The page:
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Keeping Private Data Secure in the Cloud

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October 2, 2014
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Back at the end of August, around 200 pictures and videos of over 100 celebrities, most of them female and some images containing nudity, were hacked courtesy of a breach of iCloud, Apple’s cloud services suite. By using a targeted attacks on the clients’ personal account information, especially passwords, the intruders were able to access the information and wreak havoc.


Naturally, amidst the firestorm of commentaries and reactions that followed in the wake of that data being released for public viewing on sites like Tumblr, Reddit, and Imgur, there were the inevitable questions on how could this happen, and what could people do to protect themselves from such invasions in the future?


Let’s take a look at those two questions, and see how they relate to cloud security in general.


How Exactly Did the Hackers Get In?

There’s a load of theories out there, but the most likely scenario is simply guessing passwords or tricking the “I forgot my password” feature, with possible attempts at spear phishing thrown in. Spear phishing occurs when hackers put a backdoor into a victim’s computer by means of a phishing email meant to trick the recipient.


Apple’s security didn’t help the situation, either. Apple kept letting the hackers guess passwords over and over instead of locking them out after a set number of wrong guesses. It also doesn’t help that the same user name and password is used for accessing your iTunes, iPhone, App Store, and iCloud account. You’re talking a lot of password use, so it’s only normal for people to choose simple passwords.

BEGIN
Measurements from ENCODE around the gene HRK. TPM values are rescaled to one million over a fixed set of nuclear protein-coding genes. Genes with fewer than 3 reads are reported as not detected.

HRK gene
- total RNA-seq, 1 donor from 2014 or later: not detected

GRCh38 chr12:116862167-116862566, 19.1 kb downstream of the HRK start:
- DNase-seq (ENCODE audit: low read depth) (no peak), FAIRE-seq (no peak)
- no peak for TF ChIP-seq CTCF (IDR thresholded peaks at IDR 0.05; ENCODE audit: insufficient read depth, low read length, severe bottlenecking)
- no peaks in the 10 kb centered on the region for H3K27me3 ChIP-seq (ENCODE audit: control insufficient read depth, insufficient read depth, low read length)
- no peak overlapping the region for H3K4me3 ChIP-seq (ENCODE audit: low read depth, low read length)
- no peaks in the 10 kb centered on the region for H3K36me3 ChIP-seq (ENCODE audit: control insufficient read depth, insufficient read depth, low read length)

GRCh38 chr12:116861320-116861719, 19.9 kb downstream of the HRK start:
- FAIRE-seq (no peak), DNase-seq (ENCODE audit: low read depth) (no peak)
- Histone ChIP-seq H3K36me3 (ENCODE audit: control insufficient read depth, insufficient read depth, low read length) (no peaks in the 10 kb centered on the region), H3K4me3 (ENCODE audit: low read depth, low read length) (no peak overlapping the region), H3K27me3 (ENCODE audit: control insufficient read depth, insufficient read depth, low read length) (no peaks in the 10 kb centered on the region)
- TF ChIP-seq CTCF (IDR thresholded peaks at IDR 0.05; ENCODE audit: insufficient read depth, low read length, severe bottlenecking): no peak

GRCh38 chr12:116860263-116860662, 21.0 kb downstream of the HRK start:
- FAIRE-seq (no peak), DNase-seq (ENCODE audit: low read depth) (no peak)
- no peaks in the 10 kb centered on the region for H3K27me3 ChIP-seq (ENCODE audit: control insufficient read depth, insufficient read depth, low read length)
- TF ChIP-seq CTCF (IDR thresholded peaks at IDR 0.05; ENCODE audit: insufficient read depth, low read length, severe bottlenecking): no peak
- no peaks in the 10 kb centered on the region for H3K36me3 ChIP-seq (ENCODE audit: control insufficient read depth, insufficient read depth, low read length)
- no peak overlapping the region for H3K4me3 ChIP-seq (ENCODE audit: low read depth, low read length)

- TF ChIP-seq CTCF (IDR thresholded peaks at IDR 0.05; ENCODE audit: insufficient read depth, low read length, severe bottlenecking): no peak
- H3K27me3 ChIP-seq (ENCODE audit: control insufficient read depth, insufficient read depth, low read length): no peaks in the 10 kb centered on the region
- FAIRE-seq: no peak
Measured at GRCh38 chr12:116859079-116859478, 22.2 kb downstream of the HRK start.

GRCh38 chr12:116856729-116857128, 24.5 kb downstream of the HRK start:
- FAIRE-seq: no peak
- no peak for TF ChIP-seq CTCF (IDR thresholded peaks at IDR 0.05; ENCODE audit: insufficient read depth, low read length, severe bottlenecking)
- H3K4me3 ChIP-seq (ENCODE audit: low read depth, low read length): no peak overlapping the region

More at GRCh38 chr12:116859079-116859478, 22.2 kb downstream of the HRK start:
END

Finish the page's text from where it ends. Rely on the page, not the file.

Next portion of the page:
How Can You Be Safe?

In general cloud storage is pretty safe way of storing data. You just need to exercise some common sense and use take some fairly simple measures. For instance:


Don’t Open Strange E-mails. If you don’t know the recipient, then don’t open unexpected e-mails. Even more so, don’t click on a link from such an email if you somehow managed to open it up. Even official-looking e-mails can actually be frauds. I’ve personally received e-mails that were supposedly from my bank, even though the bank has a policy of never conducting serious business (and all of these emails claim to be serious business!) via e-mail.

Bolster Your Passwords and Security Questions. Don’t use easy to guess passwords, and make sure that your security questions are difficult, with answers only you would know. Furthermore, if you can get two-step verification, take advantage of it. Two-step verification gives you a second line of defense instead of having to rely solely on a password. It’s usually a numeric code, like a PIN, that’s normally sent to you as a text message and is valid for a limited time.

Improve Your Cloud Education. If you store information via one of the many cloud services out there, take the time to read the information. See how cloud file storage works, what the settings are, kick the tires a bit. The more you know about the tools you use, the less likely you’ll be to make mistakes with them. Knowing how your cloud service works will also enable you to spot some glaring holes in the host site’s security. If your site allows unlimited password guesses, for instance, you may want to reconsider storing private information there!


A Final Thought

One of the many reactions out there in the wake of this incident (known by names like “Celebgate” and “The Fappening”) was to say “Serves these people right for putting naked pictures of themselves on their phones!”


The problem is, people should be able to do what they want with their mobile devices without having to worry about having their privacy violated by unscrupulous sociopaths. A wise idea or no, it’s the principle of the thing; what you do in private is your business.


But the growing reality is that the mobile computing age is chipping away at the concept of privacy. You could go to a friend’s party, drink too much, make an ass of yourself, and discover to your horror that a video showing everything has been uploaded and has gone viral even before your hangover went away! That’s the age we live in. It’s a wise thing to keep in mind when you are trying to decide how much of your personal life belongs on your phone. Because no matter what measures you can take, you can only hope to reduce the risk; you can never make the risk go away completely.


Oh, and if you do insist on taking nude pictures of yourself, try to keep your face obscured. Plausible deniability is a beautiful thing.

By John Terra
Categories: Articles
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